The ESIC tax concessions appear to only apply to issues of 'equity interests', i.e. ordinary shares. However further ATO guidance indicates that is not entirely true of all equity instruments.
Generically, this means that convertible note or SAFE note investments will not eligible until converted into equity, which is clearly a timing issue, however that does not attend to the question of the issue of those notes themselves could qualify.
For example, does an 'equity-like' converting preference share qualify as an equity interest when it is issued?
If you follow, the rules classifying interests as 'equity' or 'debt' are defined very broadly. i.e. firstly the instrument must not be classified as a debt interest, and thereafter pass the equity test in s974-70(1).
Items 1 through 4 therein outline the logical aspects of equity, i.e.; a right to a return based on economic performance (past, current or future), a return subject to the discretion of the company, an interest in, or an interest that may convert to an interest in the company, etc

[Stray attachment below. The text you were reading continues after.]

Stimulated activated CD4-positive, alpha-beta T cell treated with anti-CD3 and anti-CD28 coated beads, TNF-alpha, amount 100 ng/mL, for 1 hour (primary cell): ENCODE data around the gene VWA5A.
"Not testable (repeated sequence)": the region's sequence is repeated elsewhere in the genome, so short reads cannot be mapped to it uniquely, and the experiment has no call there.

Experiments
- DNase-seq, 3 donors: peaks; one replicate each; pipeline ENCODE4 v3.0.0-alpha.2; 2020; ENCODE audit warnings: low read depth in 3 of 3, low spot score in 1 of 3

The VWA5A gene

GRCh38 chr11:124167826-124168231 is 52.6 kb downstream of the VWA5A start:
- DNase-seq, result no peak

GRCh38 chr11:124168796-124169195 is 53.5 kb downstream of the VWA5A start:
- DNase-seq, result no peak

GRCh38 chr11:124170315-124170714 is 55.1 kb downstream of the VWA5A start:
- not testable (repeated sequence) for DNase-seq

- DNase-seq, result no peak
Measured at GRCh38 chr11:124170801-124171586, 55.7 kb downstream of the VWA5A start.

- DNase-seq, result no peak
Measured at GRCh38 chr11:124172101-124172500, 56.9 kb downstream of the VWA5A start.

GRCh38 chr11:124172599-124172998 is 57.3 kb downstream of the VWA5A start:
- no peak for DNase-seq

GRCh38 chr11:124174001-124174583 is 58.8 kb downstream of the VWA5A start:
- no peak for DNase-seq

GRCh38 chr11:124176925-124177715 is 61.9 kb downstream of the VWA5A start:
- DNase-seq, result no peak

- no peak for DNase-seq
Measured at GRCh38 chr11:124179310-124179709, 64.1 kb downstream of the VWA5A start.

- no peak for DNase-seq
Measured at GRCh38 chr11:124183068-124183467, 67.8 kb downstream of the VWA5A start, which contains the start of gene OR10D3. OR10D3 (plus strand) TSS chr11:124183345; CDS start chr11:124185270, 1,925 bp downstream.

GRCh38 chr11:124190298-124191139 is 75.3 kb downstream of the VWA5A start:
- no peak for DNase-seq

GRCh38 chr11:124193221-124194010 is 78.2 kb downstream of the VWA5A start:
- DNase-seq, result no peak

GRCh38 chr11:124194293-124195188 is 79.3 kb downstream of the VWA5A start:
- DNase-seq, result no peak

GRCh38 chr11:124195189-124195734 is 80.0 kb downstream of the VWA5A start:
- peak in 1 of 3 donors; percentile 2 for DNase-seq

whereas debt is loosely classified as 'a 'financing arrangement' where the parties have a non-contingent obligation to provide a financial benefit'.
Further digging shows that "an obligation" is considered non-contingent if it is not contingent on a condition, other than the entities willingness to meet an obligation s374-135(3).
So what does that mean?
Well, It's clear you'll need a tax lawyer to tell how it applies for sure, but from my side, you don't have 'equity' if you preference shares were/are redeemable.
Given the ESIC concessions have a natural cut-off date, it's surely a question worth digging into!